As soon as he saw the dark purple birthmark covering the right side of the man’s face, Darl knew him. Carol Brewer, who everyone had always called Sissy, lay stone cold dead on the bracken-laced ground. Darl had known Carol all his miserable life, a halfwit born to a family that Jesus Christ couldn’t have saved. Some people believed Carol’s daddy, Red, might’ve been the devil himself. There was a meanness that coursed through him, a meanness that carried on in his blood that was as close to pure evil as any god-fearing man from Jackson County had ever witnessed. Carol was the baby of the family and by most accounts the only one that ever had any chance at all. Some folks thought if he’d just been able to get out from under the wing of his father and older brother, Dwayne, he might’ve turned out alright. But things didn’t work out that way, and Carol wound up being just as much trouble as the lot of them.

Darl let go of the cap bill and Carol’s head came to rest on the ground. His eyes were closed with his mouth slightly opened. A yellow jacket buzzed by Darl’s ear and landed on Carol’s lips. The bee started to crawl into Carol’s mouth but Darl swatted the bug away, his fingers brushing Carol’s face. He stood and stomped the bee where it hovered above the ground with his boot then looked to the west to gauge what remained before night. Darl knew it wouldn’t be long, but nightfall didn’t matter like it had just minutes before. His thoughts were wild with what would come, but he knew the darkness was a gift now and he welcomed it as such. His mind raced as the night closed around him like cupped hands. He had until dawn to dig a grave.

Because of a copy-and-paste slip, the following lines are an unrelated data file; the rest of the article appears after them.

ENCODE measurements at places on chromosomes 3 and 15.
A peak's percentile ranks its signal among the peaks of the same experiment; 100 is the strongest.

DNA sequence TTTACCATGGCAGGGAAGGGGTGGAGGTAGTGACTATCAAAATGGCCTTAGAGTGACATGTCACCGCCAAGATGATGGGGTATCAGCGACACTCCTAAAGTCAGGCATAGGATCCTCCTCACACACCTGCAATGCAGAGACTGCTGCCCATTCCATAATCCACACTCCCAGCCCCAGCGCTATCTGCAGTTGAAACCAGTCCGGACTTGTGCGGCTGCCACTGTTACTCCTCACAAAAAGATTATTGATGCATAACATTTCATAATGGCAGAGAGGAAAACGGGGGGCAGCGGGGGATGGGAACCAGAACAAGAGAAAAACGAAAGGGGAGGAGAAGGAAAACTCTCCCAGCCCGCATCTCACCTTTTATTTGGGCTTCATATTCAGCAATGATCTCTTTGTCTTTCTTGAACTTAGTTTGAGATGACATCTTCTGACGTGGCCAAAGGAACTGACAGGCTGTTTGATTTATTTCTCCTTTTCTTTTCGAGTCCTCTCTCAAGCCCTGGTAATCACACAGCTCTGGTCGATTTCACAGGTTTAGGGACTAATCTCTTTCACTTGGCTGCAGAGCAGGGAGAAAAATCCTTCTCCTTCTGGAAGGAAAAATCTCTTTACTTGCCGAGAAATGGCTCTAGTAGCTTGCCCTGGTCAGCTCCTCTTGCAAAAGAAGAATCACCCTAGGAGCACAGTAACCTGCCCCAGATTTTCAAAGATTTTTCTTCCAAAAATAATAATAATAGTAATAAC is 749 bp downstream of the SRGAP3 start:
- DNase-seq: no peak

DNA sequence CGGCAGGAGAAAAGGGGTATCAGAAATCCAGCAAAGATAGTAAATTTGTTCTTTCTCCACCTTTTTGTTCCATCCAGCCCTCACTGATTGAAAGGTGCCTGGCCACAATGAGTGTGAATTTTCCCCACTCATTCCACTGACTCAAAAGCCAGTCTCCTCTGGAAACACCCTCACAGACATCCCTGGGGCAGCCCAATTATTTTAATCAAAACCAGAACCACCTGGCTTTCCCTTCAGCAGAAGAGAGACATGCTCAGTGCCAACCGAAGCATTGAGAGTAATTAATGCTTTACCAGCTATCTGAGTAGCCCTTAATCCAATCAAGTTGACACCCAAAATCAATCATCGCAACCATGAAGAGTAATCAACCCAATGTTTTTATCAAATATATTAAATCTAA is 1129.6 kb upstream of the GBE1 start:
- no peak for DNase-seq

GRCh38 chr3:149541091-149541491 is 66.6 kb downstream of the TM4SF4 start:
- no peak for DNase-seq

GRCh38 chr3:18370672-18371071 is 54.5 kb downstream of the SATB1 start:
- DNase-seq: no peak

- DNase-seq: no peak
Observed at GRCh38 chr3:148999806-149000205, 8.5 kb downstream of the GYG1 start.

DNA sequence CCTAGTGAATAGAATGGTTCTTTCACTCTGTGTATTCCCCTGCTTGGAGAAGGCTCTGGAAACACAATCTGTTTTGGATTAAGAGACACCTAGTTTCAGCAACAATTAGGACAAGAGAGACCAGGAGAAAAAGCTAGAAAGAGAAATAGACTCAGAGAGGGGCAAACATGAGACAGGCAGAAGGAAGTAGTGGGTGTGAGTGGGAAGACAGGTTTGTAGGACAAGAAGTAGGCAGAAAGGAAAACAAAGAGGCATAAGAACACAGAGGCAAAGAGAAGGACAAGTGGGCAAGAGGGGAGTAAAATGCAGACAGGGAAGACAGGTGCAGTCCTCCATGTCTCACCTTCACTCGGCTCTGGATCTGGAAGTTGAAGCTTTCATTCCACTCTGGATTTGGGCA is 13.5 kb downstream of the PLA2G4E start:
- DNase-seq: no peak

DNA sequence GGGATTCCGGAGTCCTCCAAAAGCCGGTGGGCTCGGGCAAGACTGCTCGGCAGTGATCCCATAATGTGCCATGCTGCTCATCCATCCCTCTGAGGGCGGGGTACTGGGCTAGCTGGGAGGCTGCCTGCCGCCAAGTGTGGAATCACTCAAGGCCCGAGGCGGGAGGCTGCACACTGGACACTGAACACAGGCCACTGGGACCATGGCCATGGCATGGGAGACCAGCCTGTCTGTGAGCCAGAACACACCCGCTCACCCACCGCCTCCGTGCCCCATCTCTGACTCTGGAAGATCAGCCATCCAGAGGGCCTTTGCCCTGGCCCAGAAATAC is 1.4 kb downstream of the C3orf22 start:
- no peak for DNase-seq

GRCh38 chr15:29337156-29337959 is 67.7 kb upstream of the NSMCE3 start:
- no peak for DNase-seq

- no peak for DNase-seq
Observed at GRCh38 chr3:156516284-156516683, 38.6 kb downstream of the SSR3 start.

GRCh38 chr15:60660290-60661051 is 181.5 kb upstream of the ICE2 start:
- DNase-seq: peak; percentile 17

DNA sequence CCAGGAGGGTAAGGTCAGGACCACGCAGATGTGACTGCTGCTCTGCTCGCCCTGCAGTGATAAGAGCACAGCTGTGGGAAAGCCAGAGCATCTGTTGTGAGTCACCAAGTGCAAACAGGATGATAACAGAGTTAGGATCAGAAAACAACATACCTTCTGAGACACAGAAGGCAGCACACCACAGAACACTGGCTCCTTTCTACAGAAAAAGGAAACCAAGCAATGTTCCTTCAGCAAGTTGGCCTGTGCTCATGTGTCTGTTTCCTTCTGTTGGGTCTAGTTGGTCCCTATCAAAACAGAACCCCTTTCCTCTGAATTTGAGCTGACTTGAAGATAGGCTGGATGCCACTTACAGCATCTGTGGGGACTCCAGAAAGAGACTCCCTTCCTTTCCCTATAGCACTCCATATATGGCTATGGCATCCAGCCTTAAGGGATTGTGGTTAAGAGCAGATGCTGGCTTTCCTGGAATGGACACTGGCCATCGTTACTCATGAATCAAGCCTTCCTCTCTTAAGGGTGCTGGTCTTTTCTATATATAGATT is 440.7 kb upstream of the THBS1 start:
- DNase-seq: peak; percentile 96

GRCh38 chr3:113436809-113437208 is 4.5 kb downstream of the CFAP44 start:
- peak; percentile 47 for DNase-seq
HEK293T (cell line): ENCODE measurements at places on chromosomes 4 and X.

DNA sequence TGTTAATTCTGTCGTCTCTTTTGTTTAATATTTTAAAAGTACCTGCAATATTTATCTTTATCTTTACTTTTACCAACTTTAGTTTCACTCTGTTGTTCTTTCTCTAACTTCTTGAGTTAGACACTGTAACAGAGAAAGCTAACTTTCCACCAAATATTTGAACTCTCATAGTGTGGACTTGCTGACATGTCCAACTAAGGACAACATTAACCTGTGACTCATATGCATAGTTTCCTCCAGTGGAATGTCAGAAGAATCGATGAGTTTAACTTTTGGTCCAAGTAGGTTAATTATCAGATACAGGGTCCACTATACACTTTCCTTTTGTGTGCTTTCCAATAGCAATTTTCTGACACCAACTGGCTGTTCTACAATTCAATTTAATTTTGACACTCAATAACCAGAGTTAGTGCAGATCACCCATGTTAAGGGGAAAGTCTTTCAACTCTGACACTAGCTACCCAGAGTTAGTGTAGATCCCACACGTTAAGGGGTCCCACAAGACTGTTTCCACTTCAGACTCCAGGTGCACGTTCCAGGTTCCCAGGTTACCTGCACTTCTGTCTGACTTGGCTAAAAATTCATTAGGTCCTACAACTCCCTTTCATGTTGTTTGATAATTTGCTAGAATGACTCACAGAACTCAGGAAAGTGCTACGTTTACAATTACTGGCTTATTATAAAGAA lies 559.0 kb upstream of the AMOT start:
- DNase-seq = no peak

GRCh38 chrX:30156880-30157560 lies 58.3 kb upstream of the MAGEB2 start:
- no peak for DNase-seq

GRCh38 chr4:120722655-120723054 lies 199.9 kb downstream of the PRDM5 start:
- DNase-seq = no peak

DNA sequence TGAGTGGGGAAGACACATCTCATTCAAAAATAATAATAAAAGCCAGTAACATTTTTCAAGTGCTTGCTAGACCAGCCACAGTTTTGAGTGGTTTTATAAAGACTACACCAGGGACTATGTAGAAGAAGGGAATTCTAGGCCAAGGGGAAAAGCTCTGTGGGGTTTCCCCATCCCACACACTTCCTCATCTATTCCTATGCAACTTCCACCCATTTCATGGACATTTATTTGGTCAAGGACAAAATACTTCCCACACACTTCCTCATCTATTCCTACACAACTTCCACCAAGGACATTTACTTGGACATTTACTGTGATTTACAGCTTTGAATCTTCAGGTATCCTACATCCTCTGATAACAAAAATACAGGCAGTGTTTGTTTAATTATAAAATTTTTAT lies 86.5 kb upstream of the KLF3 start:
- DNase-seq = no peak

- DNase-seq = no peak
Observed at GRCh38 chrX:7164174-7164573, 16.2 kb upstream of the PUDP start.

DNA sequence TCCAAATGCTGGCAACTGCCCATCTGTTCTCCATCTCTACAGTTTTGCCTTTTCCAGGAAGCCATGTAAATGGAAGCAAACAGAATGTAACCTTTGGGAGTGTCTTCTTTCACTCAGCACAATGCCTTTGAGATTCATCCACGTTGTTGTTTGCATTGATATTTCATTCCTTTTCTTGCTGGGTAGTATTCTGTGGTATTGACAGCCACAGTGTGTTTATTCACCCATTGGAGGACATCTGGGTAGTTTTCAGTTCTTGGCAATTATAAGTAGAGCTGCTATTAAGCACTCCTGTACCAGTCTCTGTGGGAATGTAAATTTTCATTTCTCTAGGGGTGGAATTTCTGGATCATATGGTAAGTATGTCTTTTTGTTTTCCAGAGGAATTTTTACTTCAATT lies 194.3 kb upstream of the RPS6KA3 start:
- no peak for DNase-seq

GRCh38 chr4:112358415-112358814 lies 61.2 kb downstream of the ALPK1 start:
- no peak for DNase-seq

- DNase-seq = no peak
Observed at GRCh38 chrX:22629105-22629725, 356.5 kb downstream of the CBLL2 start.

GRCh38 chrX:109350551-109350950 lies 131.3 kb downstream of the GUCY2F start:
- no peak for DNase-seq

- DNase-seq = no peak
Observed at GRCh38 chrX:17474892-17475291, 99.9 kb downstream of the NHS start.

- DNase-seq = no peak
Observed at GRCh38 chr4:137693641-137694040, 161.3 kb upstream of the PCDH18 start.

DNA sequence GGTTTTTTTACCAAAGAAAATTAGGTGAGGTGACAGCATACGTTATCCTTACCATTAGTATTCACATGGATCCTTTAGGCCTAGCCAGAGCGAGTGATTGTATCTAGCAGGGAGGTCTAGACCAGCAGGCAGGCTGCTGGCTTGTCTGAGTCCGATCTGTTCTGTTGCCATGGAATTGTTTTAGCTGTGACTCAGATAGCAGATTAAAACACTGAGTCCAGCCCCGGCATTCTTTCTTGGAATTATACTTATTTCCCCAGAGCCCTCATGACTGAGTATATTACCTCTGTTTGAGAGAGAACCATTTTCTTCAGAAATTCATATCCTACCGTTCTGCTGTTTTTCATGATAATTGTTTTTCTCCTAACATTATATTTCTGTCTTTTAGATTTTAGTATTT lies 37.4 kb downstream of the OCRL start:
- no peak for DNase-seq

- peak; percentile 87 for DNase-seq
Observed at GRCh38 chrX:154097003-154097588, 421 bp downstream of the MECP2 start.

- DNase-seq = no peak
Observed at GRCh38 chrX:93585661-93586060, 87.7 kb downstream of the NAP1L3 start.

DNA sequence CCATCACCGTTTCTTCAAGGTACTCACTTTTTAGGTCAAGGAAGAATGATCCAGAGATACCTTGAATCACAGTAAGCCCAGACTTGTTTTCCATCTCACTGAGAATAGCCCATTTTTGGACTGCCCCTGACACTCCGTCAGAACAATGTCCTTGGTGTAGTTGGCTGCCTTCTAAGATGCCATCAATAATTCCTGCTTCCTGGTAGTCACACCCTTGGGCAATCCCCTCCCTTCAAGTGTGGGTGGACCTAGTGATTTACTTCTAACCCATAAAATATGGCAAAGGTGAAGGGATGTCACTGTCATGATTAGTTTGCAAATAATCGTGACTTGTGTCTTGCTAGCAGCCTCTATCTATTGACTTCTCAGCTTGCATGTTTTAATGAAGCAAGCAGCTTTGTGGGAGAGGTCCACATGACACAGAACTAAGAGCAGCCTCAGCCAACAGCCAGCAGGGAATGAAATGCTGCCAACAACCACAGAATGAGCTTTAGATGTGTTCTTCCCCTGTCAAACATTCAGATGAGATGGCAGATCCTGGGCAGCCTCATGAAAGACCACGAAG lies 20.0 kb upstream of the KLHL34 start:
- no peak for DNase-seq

(The Line That Held Us has been sold to G.P. Putnam’s Sons. The date of publication has yet to be determined. An early version of this chapter is also included as a short story titled, “Burning Off Into Forever,” in an anthology from Bottom Dog Press titled Appalachia Now. Check the website, www.david-joy.com, periodically for updates on the novel.)

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An unstitched fifty-pound flour sack had sat in a bucket of bleach a week till the bunched cotton fabric lost all signs of lettering. The blue logo of Baker’s Delight Bread Flour had faded completely white. Ruth saved the fabric to make her youngest sister Helen a dress.

The “waste not, want not” mentality had taken over all and sundry as folks stitched everything from curtains and pillow cases to dresses and slips from empty flour and feed sacks. Manufacturers took full advantage and often decorated the sacks in brightly colored floral patterns that people fought over on store floors. But Mama just grabbed whatever was there. She knew the family could make do with anything.

Ruth had just finished scouring the soot from lamp globes around the house. The Duke Power rental house in Steele Creek was absent of electricity with the dim yellow glow of flickering oil lamps the only light when sun set. She didn’t mind the job, but was always fearful she’d drop one of the globes and glass would shatter across hardwood floors.